The Normandy American Cemetery and Memorial

Category : Normandy

At the end of D-Day on June 6, 1944, it was Omaha Beach where American soldiers held control, but it was tenuous. It wouldn’t be until later in the week that European liberators on Gold, Juno and Sword beaches taken by British and Canadian divisions also forged ahead, allowing the Allies to link the beachheads and begin the inevitable march towards Paris and ultimately Berlin and victory.

On Omaha Beach, the U.S. 1st and 20th Infantry Divisions battled German resistance over a beach strewn with obstacles placed there under the direction of German Field Marshall Erwin Rommel. To reach the plateau where the Normandy American Cemetery now stands, troops fought across an open area of up to 200 yards and attacked up steep bluffs under withering fire.

It is appropriate this hallowed ground is where the Normandy American Cemetery stands. The cemetery complex is 172.5 acres, containing 9,387 headstones, with 9,238 Latin crosses and 149 Stars of David. The cemetery also records 1,557 troops missing in action, three Medal of Honor recipients, and 41 sets of brothers.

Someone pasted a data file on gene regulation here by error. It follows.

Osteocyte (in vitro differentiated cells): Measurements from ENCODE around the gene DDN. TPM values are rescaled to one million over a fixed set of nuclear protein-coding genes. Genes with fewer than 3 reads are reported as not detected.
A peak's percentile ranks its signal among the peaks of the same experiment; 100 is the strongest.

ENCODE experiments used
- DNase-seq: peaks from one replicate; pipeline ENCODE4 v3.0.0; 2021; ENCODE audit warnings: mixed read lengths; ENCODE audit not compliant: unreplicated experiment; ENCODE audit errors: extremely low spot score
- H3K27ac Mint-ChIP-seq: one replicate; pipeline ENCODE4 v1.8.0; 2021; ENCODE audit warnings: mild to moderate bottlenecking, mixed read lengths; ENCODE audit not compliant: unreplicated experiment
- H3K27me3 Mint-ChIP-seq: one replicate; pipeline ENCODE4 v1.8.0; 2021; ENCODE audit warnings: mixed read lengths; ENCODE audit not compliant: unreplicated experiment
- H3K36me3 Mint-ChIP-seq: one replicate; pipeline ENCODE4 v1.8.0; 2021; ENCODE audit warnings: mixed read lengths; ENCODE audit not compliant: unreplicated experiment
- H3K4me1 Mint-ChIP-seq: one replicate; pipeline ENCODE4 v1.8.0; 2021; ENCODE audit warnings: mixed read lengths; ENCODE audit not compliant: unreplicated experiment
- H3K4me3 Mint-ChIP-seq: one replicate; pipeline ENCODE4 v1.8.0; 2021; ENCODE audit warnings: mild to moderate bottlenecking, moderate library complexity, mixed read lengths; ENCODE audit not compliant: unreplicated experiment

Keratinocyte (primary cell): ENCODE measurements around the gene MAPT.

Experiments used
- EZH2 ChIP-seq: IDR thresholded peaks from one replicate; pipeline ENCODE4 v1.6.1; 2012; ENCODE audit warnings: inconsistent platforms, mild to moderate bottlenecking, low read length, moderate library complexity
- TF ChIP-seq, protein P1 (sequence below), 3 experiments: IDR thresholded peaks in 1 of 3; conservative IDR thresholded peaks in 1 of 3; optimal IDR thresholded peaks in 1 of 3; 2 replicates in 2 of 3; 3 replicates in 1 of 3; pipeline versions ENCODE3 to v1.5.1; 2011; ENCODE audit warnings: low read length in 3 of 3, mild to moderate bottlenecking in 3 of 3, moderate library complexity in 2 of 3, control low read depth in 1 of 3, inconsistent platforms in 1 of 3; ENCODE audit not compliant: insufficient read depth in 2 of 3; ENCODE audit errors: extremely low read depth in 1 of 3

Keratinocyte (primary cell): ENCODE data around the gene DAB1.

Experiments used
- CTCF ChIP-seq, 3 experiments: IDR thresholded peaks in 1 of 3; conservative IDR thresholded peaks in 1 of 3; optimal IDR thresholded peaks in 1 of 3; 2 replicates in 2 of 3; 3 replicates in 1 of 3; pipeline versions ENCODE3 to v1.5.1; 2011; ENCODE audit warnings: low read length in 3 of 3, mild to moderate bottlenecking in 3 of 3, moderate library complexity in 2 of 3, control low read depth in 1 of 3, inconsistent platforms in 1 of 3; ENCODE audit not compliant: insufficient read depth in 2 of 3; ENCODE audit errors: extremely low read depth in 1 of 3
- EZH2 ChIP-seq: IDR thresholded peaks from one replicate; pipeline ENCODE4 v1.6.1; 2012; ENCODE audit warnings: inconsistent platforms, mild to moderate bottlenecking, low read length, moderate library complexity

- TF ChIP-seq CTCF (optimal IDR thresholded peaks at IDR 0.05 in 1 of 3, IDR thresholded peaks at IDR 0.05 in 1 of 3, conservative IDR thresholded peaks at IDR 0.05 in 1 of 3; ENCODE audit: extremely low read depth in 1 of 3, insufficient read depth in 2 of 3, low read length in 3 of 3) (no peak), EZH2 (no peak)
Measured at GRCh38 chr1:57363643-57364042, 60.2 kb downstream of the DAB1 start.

Two symbolic statues of Italian Baveno granite representing the United States and France stand at the west end of the central mall. The chapel features a mosaic ceiling depicting America blessing her sons as they depart by sea and air, and a grateful France bestowing a laurel wreath upon the American dead.

The Memorial features a 22-foot statue, The Spirit of American Youth Rising from the Waves, facing west toward the headstones.

The Garden of the Missing has engraved tablets honoring the missing in action who gave their lives in the Normandy region. A bronze rosette beside a name shows that the remains were later recovered, identified and buried.

The Visitor Center depicts the significance and meaning of Operation OVERLORD and honors the values and sacrifices of the World War II generation.

The Normandy American Cemetery and Memorial is part of the American Battle Monuments Commission, and is one of 14 permanent American World War II military cemeteries on foreign soil. The government of France granted the use of the cemetery and memorial land in perpetuity as a permanent burial ground without charge or taxation.

The American Battle Monuments Commission is an agency of the United States government and operates and maintains 24 American cemeteries and 25 memorials, monuments and markers in 15 countries.

The first chairman of the commission was General of the Armies John J. Pershing, the victorious commander of the American Expeditionary Force during World War I. General Pershing’s words, promising “time will not dim the glory of their deeds” is the vision of the American Battle Monuments Commission.

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